On Telling Your Story:

“There is no greater agony than bearing an untold story inside you.”

-Maya Angelou


An Unpleasant Hiding Spot

The stairwell door slams shut, echoing off the white, unadorned walls.

“How long do we have?” Jane asks me.

“Less than 30 seconds, if I had to guess,” I whisper. “Try not to think about it.”

She nods, and turns her attention to a large trash can, sitting between the stairwell and the building’s elevator. She pulls the can to the side, revealing a small metal square. This is a tiny access panel, about two feet across. It’s totally flush with the wall, and perfectly matches the color, making it impossible to see from more than a few feet away.

On the left side of the panel is a tiny slit, meant for a flathead screwdriver. I dig into my pockets and find a quarter. I jam the coin into the grove, and turn the screw. After a little work, I get the panel to swing open.

“After you,” I motion for Jane to crawl inside through the opening. She turns on the flashlight on her phone, and enters the void. I follow after her, dragging the garbage can back in front of the hatch and closing the opening. A few seconds pass by, and I hear thundering footsteps overhead, directly on top of us.

“What the hell is that?” Jane asks.

“Shh,” I whisper.

We sit in the dark, and listen as the stairwell door swings open. When it slams shut, the deafening echo once again reverberates off the bare walls.

“You sure someone came down here?” A voice questions.

“Positive,” another answers. “The lights are on a motion sensor. Someone had to have been in this hallway in the last few minutes.”

“I don’t know why they would come down here, It’s a total dead end, and once…” the voices fade in the distance, as they travel past the hatch and down the hallway.

I lean against the wall and breathe a sigh of relief. “They’re gone.” I turn to look at Jane.

The light from her phone casts terrifying shadows on her face, making her eyes appear sunken and hollow. The glow bounces off the low ceiling, less than four feet high. Enough room is afforded to sit upright, but that’s about it. Thank God I’m not claustrophobic.

“What is this place?” Jane finally asks.

“Access panel for elevator maintenance,” I explain simply. “We’re directly under the staircase, which is why it can get loud. But I really doubt anyone is going to come looking for us in here.”

“How long do we wait?”

“As long as it takes. I’m looking to beat John’s record,” I say.

“We were looking for him for like an hour,” Jane protests. “I think that was the longest game of manhunt I ever played.”

“We’ll stick around down here, and after we’ve broken the record, we can come out before we give up the spot. There are so few places in the church we don’t know about, I’d like to protect this one.”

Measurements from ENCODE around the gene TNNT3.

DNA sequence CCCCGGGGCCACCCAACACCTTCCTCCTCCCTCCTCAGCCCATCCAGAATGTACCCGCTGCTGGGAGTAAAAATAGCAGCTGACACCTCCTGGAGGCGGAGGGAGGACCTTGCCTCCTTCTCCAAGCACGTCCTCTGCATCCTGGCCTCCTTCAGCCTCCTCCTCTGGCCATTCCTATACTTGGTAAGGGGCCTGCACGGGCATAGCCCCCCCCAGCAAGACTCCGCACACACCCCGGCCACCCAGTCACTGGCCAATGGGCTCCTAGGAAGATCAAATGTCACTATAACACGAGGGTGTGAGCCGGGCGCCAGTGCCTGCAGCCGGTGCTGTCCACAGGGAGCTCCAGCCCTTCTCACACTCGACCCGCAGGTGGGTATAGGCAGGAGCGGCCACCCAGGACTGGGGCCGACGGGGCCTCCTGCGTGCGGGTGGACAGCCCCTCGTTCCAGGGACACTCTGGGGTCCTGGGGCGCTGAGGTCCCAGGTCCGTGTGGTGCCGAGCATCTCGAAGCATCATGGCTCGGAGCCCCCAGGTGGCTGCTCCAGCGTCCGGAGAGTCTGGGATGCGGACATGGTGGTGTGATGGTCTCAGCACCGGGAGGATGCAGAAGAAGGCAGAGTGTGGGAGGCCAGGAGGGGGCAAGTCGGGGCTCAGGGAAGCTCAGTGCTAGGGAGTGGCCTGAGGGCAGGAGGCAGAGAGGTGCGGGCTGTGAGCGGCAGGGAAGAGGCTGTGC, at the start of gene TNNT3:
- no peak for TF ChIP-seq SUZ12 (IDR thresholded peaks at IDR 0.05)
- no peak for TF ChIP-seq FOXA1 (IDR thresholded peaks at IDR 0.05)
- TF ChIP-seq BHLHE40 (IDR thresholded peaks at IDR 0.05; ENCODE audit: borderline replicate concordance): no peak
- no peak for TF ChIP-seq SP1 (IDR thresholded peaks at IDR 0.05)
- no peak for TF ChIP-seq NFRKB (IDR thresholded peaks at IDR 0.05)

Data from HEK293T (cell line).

Manhunt was a traditional part of our weekly routine in the Youth Group – albeit an odd one. Our adult advisor was more concerned with fostering a sense of fellowship, than focusing on actual spiritual enrichment. This was perfectly fine. We had some atheists in the group, which was fine too.

I sat in the unpleasant hiding spot for the better part of an hour with Jane. More than once we could hear the hunters walk through the hall. Eventually, during a quiet spell, we slipped back out through the access panel and sealed it off. Every other member on our team had been caught by the time we turned ourselves in – dusty and a little rattled -but victorious. Jane and I agreed to never use the spot again.

Our opponents claimed to have scoured every inch of the Church from steeple to stone foundation. Obviously they had not.

Something occurred to me as I played throughout the years: every game was easier and faster. The more I knew, the less of a challenge there was. In a way, having that one off-limits location was a reminder that not everything had been explored, even in a building with a finite number of rooms to hide away in.



Sarah’s fake boyfriend was five-foot ten, rowed stroke seat for his high school’s varsity crew team, and was training to get his EMT certification on the weekend. They met at a church event, but Jeff and I knew him for school. We all used to take AP Physics together.

Of course, we would never surrender all of this information to Ted at once. The man was as unrelenting as he was greasy, and once he got the idea into his head that he wanted to conquer Sarah, there was no shaking it.

The boyfriend cover was the best we could come up with for her. He would hound each of us about it, at length and separated – as any good interrogator would. Piece by piece we would feed him the details.

There’s the problem with laying down a convincing lie: you want to keep the story simple so it won’t collapse under its own weight, but you don’t want to be grasping at straws when the questions start coming in.

The middle road solution: a concise and uniform back story that you can draw upon, but only when necessary. Researchers claim you have a different look on your face when you’re remembering something, than when you’re making it up. Call it an easy tell.

I’m not a liar – at least not a compulsive one.

When I do lie, you’d better believe I have good cause. If you ask the high-and-mighty types, they’ll tell you: honesty is the best policy – but we all know that’s crap. There’s a reason you don’t tell your friend her new hair color makes her look like an angsty tween, ask your cousin if his Prius can outrun a Rascal mobility scooter, or nark on your amicable coworker when they show up to work late.

I’m not saying you should become a complete sociopath – just protect the people who are good to you. Because in that right, loyalty is far more valuable than honesty.